Forty six percent of pantries, a third of kitchens and 45% of shelters report increases since 1998 in the number of people they serve. Food banks are by far the single most important source of food for most food bank member agencies, accounting for 68% of the food used by pantries and two thirds of the food used by shelters. Locally, food pantries provided 1,306,360 pounds of food, particularly staple and high value nutritional items, to more than 24,000 different individuals in 2001; this accounts for 65% of the total amount of food distributed by the Food Bank of Northern Nevada. “

The Food Bank is reporting low levels of food resources needed to assist hungry people through the year. “The emergency food pantries and shelters we supply with food need help all year long. The 2. 3 million pounds of food we distribute annually may not be enough to meet the needs of the newly jobless along with people who experience food insecurity every winter when the utility bills and medical expenses increase,” said Cherie Jamason, Food Bank CEO. While help at the holidays is great, long-term help will be needed for the 70,000 people in Nevada who have lost jobs or had hours cut back due to the slumping economy in the last year.

News Relehttp://www. fbn Donate now with our Virtual Holiday Food Drive Fill out our on-line donation form here! The Food Bank of Northern Nevada is grateful for support from a wide range of organizations and individuals in the community and across the region. Private foundations and corporate gifts and sponsorships provide significant funding for programs such as Kids Cafe, food distribution and child nutrition. While critical to our mission, these major gifts alone are not enough.

It takes donations from individuals and local businesses within our community to keep the Food Bank working, day in and day out, throughout the year. Grants will help Food Bank and partners reach out In recent months, the Food Bank has applied for and received some significant grants that will increase our ability and that of our partner agencies to serve hungry populations in Nevada. The Food Bank has received several significant grants recently: •$25,000 from the Antioch Company. •$50,000 from the E. L. Cord Foundation •$125,000 from the McCabe Foundation •$60,000 from the Nell J.

Redfield Foundation •$20,000 from the Robert Z. Hawkins Foundation •$7,500 from the Terry Lee Wells Foundation for the Back-pack Kids Program •A 26-foot refrigerated truck valued at $110,000-$120,000 from the 2006 ConAgra Feeding Children Better Rapid Food Distribution Program to be delivered sometime during 2006. Approximately 55% of our operating budget comes from private foundations, individual donations and special events. The Food Bank depends on donations to fund everyday functions, from keeping the roof over our head to delivering food resources to the agencies that we support.

With an estimated 33. 6 million Americans in danger of going hungry and more than 49,000 at risk locally in Northern Nevada, hunger is a problem that affects us all. At the Food Bank of Northern Nevada we take community investments as far as we can and monetary donations go even further. $1 dollar translates into 4 meals for the needy. $25 will provide food for 5 families for 3 to 4 days. $50 will distribute 270 pounds of food to agencies serving hungry people. $100 will provide 3 to 5 days of emergency food to more than 50 people.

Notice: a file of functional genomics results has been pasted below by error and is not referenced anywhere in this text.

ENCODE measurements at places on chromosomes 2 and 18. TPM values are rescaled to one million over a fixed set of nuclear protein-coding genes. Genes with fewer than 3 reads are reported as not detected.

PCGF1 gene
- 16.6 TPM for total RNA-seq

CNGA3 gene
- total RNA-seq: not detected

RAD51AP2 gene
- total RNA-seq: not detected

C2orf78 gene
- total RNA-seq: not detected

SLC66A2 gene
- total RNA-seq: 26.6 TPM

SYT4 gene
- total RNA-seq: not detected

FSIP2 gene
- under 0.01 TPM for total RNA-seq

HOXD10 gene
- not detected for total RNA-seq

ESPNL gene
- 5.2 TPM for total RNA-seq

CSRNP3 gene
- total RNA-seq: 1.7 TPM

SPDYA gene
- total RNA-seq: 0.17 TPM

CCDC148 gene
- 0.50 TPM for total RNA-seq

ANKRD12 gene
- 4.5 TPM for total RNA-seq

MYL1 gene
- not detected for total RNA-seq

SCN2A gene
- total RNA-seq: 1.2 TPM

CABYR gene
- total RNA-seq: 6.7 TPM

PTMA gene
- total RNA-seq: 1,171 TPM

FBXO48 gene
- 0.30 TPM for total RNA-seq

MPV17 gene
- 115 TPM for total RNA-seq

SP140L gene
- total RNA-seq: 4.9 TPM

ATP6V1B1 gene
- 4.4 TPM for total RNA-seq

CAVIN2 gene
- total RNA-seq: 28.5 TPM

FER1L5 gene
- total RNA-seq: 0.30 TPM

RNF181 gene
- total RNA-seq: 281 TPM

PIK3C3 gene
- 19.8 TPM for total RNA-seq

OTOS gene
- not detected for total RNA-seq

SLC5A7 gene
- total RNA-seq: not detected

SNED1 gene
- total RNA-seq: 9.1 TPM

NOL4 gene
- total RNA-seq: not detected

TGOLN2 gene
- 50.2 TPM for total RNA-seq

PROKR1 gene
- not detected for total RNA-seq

We are able to distribute enough food for 4 meals with every dollar donated! There are many ways for people to join The Food Bank in our mission to end hunger. Make a financial contribution to the Food Bank and your donation goes a long way. Ask us about a regular pledge program, electronic fund transfers, bequests and honorariums or memorials. Major contributions specifically dedicated to support special events or programs like the Food for the Soul Concerts, Kids Cafe and other activities help increase the effectiveness of our fundraising efforts and provide more resources to the community.

Varied, fun ways to give: Pampered Chef’s Round-Up from the Heart® gives all year! Pampered Chef Consultants have support a program to invite their customers to round up their purchase totals to the nearest dollar or more to benefit America’s Second Harvest food banks in their region. When you place your order with a Pampered Chef Kitchen Consultant, the Food Bank of Northern Nevada will receive your Round-Up dollars. Thank you, Karen Munson, for sharing this great program with us! Contribute at the grocery store!

Albertsons links Community Partners Card to Albertsons Sav-on Preferred Savings Card Recently, we’ve mentioned that Kids Cafe has been included in the Albertsons Community Partners Card program as an authorized partner. Now, Albertsons has just announced that shoppers who use an Albertsons Sav-on Preferred Savings Card can register the Food Bank of Northern Nevada for additional donations. Albertsons will distribute up to $2. 4 million among the partners in the northern California and Reno markets through July 2005. Partners can receive up to 4 percent of each shopper’s Albertsons Sav-On Preferred Savings Card purchases.

The Food Bank has set a goal of $25,000 as part of this new fundraising program. If you have an Albertsons Community Partners Card, simply present your card along with your Preferred Savings Card for scanning at checkout during your next shopping trip at Albertsons or Sav-On Drugs. Or go to www. albertsons. com, click on “In The Community” then click on the Community Partners logo link. Once you log in, click on “Sign me up. ” You may also fill out the form included on page 11 of this newsletter and mail it to the Community Partners Program Headquarters, as noted in the lower left corner of the form.